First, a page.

The Trip (1967 film)

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The Trip
The Trip.jpg
Theatrical poster to The Trip (1967)
Directed by Roger Corman
Produced by Roger Corman
Written by Jack Nicholson
Starring
Music by Mike Bloomfield, The American Music Band
Cinematography Arch Dalzell
Edited by Ronald Sinclair
Distributed by American International Pictures (1967, original)
MGM (2003, DVD)
Release dates
1967
Running time
85 minutes
Language English
Budget $100,000[1]
Box office $10 million[2]

The Trip (1967) is a counterculture-era cult film released by American International Pictures, directed by Roger Corman, written by Jack Nicholson, and shot on location in and around Los Angeles, including on top of Kirkwood in Laurel Canyon, Hollywood Hills, and near Big Sur, California in 1967. Peter Fonda stars as a young television commercial director, Paul Groves.

Plot[edit]

Paul Groves (Peter Fonda), a television commercial director, takes his first dose of LSD while experiencing the heartbreak and ambivalence of divorce from his beautiful but adulterous wife (Susan Strasberg). He starts his trip with a "guide," John (Bruce Dern), but runs away and abandons him out of fear.

As Paul experiences his trip, he wanders around the Sunset Strip, into nightclubs, and the homes of strangers and acquaintances. He considers the roles played by commercialism, sex, the role of women in his life. He meets a young woman, Glenn (Salli Sachse), who is interested in people who take LSD. Having learned from Paul recently that he would be taking LSD, she has been looking out for him. Max (Dennis Hopper) plays a role as another guide to his trip.

Glenn drives Paul to a beach house, where they have passionate sexual intercourse. As the sun rises, Paul steps out to the balcony to get some air. Glenn asks him whether his first LSD experience was constructive. Paul defers his answer to "tomorrow." His face is frozen in close-up, and his image cracks like glass through an animation special effect.

Notes[edit]

The Trip also features Dennis Hopper as Groves' dealer Max, who appears here with Fonda in a precursor role to Easy Rider (1969).[original research?] Contrary to their characters in Easy Rider, though—and for obvious reasons—Fonda's Paul Groves acts paranoid and anxious in The Trip, while Hopper's Max appears calm and collected.[original research?]

Corman wildly edited some scenes for The Trip, particularly the exterior night scenes on the Sunset Strip, to simulate the LSD user's racing mind. The Trip features photographic effects, body paint on seminude actresses to lend atmosphere, and colorful patterned lighting, during sex scenes and in a club, which imitates LSD-induced hallucinations. Finally, Corman included inscrutable fantasy sequences including one where Fonda is faced with revolving pictures of Che Guevara, Sophia Loren and Khalil Gibran in a wildly lit room. For no apparent reason, a little person riding a merry-go-round in the background blurts "Bay of Pigs!!" The story plays over a musical backdrop of improvisational jazz, blues rock of the band The Electric Flag, plus an exotic musical score with an organ and horn-drenched theme.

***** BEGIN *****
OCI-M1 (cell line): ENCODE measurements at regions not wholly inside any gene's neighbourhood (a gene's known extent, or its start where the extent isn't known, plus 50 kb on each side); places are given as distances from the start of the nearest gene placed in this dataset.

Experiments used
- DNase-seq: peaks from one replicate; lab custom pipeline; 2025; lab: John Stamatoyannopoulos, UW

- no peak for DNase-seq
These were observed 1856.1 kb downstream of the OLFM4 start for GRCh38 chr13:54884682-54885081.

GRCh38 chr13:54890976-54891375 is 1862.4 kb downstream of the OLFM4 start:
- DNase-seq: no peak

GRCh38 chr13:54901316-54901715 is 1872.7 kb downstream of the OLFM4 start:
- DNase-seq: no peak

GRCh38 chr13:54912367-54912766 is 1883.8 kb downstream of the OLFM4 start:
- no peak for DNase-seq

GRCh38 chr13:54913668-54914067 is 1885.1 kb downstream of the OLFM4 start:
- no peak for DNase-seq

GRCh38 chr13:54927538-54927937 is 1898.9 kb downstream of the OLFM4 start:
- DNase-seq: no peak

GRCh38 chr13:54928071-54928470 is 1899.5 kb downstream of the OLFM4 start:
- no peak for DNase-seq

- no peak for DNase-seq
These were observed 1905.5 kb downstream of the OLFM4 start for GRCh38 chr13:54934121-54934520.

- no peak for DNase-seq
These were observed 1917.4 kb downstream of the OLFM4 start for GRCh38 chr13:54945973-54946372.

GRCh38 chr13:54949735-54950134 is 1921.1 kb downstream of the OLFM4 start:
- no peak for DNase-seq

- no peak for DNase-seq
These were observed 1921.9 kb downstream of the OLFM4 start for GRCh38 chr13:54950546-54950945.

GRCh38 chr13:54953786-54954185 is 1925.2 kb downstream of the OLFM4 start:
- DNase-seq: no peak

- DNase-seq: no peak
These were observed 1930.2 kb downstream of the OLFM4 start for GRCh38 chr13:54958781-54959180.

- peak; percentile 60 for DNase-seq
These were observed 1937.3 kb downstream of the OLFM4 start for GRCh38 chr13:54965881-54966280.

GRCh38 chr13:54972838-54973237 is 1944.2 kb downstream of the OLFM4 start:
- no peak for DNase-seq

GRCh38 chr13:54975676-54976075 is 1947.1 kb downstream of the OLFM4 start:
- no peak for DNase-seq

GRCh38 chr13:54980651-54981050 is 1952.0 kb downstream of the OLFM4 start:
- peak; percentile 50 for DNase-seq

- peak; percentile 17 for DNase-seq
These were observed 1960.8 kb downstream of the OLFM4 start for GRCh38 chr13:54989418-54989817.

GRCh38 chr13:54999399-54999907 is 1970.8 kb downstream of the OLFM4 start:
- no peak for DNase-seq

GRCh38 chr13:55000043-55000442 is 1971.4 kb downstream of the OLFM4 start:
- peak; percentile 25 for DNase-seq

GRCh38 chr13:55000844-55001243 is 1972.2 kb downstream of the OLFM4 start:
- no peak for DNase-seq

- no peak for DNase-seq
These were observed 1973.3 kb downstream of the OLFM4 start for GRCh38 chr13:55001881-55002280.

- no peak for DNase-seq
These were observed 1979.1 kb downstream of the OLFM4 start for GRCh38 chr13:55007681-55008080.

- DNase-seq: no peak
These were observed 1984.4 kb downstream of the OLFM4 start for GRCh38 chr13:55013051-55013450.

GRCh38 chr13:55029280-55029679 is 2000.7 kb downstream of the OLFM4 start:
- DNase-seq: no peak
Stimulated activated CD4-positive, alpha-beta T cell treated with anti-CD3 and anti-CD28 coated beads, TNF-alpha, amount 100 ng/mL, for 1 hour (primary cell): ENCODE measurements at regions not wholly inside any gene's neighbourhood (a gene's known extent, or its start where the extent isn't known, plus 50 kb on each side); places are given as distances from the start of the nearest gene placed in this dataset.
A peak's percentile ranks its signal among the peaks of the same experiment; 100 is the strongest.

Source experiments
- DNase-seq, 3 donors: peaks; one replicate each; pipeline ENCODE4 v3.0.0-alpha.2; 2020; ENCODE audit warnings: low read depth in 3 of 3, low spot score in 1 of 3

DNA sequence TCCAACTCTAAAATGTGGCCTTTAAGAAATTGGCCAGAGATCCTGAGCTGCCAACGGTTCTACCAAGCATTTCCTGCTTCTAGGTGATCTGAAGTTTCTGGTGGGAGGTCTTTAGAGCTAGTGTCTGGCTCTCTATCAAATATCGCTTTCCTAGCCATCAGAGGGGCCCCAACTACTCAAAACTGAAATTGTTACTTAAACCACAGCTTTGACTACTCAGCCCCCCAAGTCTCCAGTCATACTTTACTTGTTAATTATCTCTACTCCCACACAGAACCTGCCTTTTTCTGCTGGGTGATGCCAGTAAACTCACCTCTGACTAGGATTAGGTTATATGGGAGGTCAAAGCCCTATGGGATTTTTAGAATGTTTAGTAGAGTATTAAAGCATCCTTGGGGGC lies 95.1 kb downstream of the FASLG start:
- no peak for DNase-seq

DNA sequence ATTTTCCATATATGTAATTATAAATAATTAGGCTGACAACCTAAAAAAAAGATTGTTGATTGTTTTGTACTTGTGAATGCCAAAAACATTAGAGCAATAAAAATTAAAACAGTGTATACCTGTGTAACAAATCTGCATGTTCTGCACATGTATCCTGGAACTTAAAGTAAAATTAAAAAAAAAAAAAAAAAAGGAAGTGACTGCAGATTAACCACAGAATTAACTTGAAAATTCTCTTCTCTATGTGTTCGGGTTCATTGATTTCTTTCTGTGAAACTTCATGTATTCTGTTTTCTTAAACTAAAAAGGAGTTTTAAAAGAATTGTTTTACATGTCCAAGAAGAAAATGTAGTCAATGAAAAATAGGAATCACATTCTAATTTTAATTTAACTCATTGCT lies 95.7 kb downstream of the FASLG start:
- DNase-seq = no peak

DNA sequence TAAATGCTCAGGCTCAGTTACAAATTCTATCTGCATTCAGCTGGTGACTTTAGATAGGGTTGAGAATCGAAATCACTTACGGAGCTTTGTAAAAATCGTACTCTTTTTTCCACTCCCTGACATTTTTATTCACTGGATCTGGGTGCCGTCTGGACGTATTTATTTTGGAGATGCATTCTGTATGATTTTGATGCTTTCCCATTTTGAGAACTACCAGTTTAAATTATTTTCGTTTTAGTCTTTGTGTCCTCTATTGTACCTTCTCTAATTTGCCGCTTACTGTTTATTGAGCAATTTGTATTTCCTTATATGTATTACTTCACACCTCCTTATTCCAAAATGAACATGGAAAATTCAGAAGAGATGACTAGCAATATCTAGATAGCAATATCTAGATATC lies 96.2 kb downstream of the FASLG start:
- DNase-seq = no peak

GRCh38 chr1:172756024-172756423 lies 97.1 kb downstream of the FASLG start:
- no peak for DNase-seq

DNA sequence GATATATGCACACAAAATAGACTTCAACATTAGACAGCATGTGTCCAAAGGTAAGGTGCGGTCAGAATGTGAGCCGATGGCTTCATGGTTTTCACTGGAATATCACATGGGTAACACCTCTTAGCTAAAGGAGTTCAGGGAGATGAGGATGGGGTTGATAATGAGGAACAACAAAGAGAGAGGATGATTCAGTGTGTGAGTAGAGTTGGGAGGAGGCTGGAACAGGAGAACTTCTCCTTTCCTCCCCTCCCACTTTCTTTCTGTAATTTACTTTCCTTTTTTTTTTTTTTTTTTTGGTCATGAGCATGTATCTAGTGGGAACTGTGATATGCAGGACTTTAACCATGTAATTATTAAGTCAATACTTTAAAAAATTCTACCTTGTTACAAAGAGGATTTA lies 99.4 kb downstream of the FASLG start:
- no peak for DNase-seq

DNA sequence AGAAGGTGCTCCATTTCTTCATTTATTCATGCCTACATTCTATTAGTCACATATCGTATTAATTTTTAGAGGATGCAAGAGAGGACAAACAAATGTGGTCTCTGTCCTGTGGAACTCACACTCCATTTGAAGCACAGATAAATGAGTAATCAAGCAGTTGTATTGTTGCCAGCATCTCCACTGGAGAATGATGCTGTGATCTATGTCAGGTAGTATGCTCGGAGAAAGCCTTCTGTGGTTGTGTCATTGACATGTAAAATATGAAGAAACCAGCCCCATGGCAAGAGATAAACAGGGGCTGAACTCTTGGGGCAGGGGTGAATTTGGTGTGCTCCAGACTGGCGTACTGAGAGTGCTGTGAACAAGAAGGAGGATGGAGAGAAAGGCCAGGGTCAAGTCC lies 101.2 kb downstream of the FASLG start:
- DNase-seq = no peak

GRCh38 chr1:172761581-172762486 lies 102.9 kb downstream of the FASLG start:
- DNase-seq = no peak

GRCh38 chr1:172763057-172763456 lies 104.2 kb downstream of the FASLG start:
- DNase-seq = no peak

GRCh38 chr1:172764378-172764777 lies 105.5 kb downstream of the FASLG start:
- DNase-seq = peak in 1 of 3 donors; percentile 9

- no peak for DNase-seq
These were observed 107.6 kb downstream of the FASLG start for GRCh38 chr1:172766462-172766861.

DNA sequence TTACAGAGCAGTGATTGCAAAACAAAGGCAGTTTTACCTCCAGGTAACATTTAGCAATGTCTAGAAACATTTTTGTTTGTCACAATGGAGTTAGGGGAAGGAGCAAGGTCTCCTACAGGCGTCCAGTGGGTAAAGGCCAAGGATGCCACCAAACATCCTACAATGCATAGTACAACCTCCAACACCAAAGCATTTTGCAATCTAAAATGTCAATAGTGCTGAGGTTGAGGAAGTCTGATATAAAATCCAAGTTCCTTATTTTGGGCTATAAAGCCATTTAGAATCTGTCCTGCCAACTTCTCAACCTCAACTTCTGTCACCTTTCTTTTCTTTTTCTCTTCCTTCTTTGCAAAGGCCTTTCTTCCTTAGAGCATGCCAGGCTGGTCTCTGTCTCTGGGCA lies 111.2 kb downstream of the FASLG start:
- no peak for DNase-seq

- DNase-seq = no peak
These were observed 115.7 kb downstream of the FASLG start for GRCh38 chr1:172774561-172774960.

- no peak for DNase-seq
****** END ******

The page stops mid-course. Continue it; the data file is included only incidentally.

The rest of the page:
Roger Corman did research by taking LSD himself. Charles B. Griffith wrote the first two drafts of the script—the first one was about the social issues of the sixties, the second one was an opera.[1][3] Corman then hired Jack Nicholson to write the eventual screenplay. Corman encouraged Nicholson's experimental writing style and gives between 80 and 90 percent credit to Nicholson for the shooting script in the director's commentary appearing on the DVD of this film. Corman slightly modified the story to stay within budget.

Whilst most of the music actually used in the film was by Mike Bloomfield's Electric Flag, it is interesting to note that early visuals (e.g. the band in the club at the start of the film) are of Gram Parsons and the International Submarine Band, one of the earliest country-rock bands. It had been Fonda's original intention to use the ISB's music on the soundtrack but, in the event, their contribution was deemed insufficiently "psychedelic" or trippy to warrant inclusion and the Bloomfield/Buddy Miles/Nick Gravenites Electric Flag is what is actually heard in the film.

Release[edit]

The film had huge censorship problems in the UK and was refused a certificate 4 times by the BBFC. A cinema classification was rejected in 1967, 1971 and 1980, and again for video in 1988. It was eventually released on DVD fully uncut in 2004.

The movie was very popular. Corman says it took $6 million in rentals.[4] According to Variety, $4,050,000 was in North America.[5]

Home Media[edit]

The Trip was released in a Region 1 DVD by MGM on April 15, 2003, doubled with a similar film, Psych-Out, in a 2-disc set.

See also[edit]

References[edit]

  1. ^ a b Mark McGee, Faster and Furiouser: The Revised and Fattened Fable of American International Pictures, McFarland, 1996 p255
  2. ^ "The Trip, Worldwide Box Office". Worldwide Box Office. Retrieved February 26, 2012. 
  3. ^ Aaron W. Graham, 'Little Shop of Genres: An interview with Charles B. Griffith', Senses of Cinema, 15 April, 2005 accessed 25 June 2012
  4. ^ Roger Corman & Jim Jerome, How I Made a Hundred Movies in Hollywood and Never Lost a Dime, Muller, 1990 p 153
  5. ^ "All-Time B.O. Champs", Variety, 3 January 1968 p 25. Please note these figures refer to rentals accruing to the distributors.

External links[edit]